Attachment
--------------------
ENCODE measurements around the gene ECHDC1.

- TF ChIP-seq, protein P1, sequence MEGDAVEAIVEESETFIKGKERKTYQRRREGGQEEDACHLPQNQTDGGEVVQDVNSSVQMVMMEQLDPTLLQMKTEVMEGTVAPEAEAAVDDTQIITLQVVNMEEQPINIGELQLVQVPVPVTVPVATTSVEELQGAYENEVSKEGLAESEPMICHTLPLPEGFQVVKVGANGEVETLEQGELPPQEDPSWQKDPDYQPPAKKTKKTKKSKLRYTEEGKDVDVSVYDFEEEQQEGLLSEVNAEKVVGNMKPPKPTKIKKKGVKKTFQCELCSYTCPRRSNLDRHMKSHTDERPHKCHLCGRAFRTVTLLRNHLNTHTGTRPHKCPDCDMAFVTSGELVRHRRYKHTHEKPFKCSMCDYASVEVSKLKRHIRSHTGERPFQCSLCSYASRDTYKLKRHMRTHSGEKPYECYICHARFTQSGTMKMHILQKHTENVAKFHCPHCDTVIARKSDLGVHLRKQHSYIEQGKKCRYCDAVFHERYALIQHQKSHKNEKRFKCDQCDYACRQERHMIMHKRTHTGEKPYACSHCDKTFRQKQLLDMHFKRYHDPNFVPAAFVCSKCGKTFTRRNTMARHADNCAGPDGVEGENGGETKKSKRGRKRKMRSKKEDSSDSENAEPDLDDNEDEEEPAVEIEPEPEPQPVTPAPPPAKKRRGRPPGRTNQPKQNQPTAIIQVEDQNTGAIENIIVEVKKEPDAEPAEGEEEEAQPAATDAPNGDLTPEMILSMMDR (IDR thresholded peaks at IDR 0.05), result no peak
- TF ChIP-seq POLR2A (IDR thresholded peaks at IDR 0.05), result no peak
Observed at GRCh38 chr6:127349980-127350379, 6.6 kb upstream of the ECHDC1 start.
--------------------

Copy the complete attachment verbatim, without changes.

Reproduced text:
ENCODE measurements around the gene ECHDC1.

- TF ChIP-seq, protein P1, sequence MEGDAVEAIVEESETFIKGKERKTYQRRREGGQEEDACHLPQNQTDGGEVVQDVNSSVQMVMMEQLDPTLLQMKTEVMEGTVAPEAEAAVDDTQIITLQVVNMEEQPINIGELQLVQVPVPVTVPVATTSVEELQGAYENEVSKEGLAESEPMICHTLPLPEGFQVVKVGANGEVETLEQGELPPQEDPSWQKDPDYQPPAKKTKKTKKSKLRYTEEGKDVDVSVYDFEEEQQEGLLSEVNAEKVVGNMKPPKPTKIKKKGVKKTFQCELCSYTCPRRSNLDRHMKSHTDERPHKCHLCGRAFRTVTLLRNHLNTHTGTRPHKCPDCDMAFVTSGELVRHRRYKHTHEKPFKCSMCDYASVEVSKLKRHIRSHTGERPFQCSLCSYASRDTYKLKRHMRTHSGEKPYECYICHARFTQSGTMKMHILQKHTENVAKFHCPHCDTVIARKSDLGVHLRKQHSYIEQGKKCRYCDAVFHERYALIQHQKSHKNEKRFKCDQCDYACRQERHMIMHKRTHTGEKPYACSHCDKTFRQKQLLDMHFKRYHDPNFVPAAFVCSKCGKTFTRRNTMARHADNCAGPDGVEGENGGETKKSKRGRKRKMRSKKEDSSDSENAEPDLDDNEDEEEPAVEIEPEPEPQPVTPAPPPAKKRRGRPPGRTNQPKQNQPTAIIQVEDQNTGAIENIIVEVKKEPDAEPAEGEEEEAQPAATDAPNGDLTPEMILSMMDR (IDR thresholded peaks at IDR 0.05), result no peak
- TF ChIP-seq POLR2A (IDR thresholded peaks at IDR 0.05), result no peak
Observed at GRCh38 chr6:127349980-127350379, 6.6 kb upstream of the ECHDC1 start.